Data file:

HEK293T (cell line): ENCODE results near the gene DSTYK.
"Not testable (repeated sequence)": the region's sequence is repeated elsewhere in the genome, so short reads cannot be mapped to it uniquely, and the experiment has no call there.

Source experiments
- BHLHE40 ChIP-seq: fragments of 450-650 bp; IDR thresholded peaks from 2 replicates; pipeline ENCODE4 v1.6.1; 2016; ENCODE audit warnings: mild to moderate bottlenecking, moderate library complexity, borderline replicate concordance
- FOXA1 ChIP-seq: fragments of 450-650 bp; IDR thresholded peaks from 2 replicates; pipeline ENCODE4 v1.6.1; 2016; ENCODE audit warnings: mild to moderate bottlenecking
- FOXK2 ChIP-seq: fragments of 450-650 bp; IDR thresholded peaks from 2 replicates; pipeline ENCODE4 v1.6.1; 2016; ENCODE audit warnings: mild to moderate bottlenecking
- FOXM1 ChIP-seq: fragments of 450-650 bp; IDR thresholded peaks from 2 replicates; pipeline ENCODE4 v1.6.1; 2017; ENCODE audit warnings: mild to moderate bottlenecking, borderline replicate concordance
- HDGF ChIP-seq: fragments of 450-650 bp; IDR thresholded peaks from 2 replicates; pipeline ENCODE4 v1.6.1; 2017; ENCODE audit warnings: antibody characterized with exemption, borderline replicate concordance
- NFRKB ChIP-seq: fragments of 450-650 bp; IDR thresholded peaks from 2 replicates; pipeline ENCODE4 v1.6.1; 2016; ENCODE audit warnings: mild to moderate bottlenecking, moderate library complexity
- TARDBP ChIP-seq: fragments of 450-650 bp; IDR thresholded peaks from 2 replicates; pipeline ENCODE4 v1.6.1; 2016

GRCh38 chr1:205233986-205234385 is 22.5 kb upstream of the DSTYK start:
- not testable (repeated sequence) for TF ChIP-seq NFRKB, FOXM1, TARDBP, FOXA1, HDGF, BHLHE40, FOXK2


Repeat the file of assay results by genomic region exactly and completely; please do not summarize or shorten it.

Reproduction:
HEK293T (cell line): ENCODE results near the gene DSTYK.
"Not testable (repeated sequence)": the region's sequence is repeated elsewhere in the genome, so short reads cannot be mapped to it uniquely, and the experiment has no call there.

Source experiments
- BHLHE40 ChIP-seq: fragments of 450-650 bp; IDR thresholded peaks from 2 replicates; pipeline ENCODE4 v1.6.1; 2016; ENCODE audit warnings: mild to moderate bottlenecking, moderate library complexity, borderline replicate concordance
- FOXA1 ChIP-seq: fragments of 450-650 bp; IDR thresholded peaks from 2 replicates; pipeline ENCODE4 v1.6.1; 2016; ENCODE audit warnings: mild to moderate bottlenecking
- FOXK2 ChIP-seq: fragments of 450-650 bp; IDR thresholded peaks from 2 replicates; pipeline ENCODE4 v1.6.1; 2016; ENCODE audit warnings: mild to moderate bottlenecking
- FOXM1 ChIP-seq: fragments of 450-650 bp; IDR thresholded peaks from 2 replicates; pipeline ENCODE4 v1.6.1; 2017; ENCODE audit warnings: mild to moderate bottlenecking, borderline replicate concordance
- HDGF ChIP-seq: fragments of 450-650 bp; IDR thresholded peaks from 2 replicates; pipeline ENCODE4 v1.6.1; 2017; ENCODE audit warnings: antibody characterized with exemption, borderline replicate concordance
- NFRKB ChIP-seq: fragments of 450-650 bp; IDR thresholded peaks from 2 replicates; pipeline ENCODE4 v1.6.1; 2016; ENCODE audit warnings: mild to moderate bottlenecking, moderate library complexity
- TARDBP ChIP-seq: fragments of 450-650 bp; IDR thresholded peaks from 2 replicates; pipeline ENCODE4 v1.6.1; 2016

GRCh38 chr1:205233986-205234385 is 22.5 kb upstream of the DSTYK start:
- not testable (repeated sequence) for TF ChIP-seq NFRKB, FOXM1, TARDBP, FOXA1, HDGF, BHLHE40, FOXK2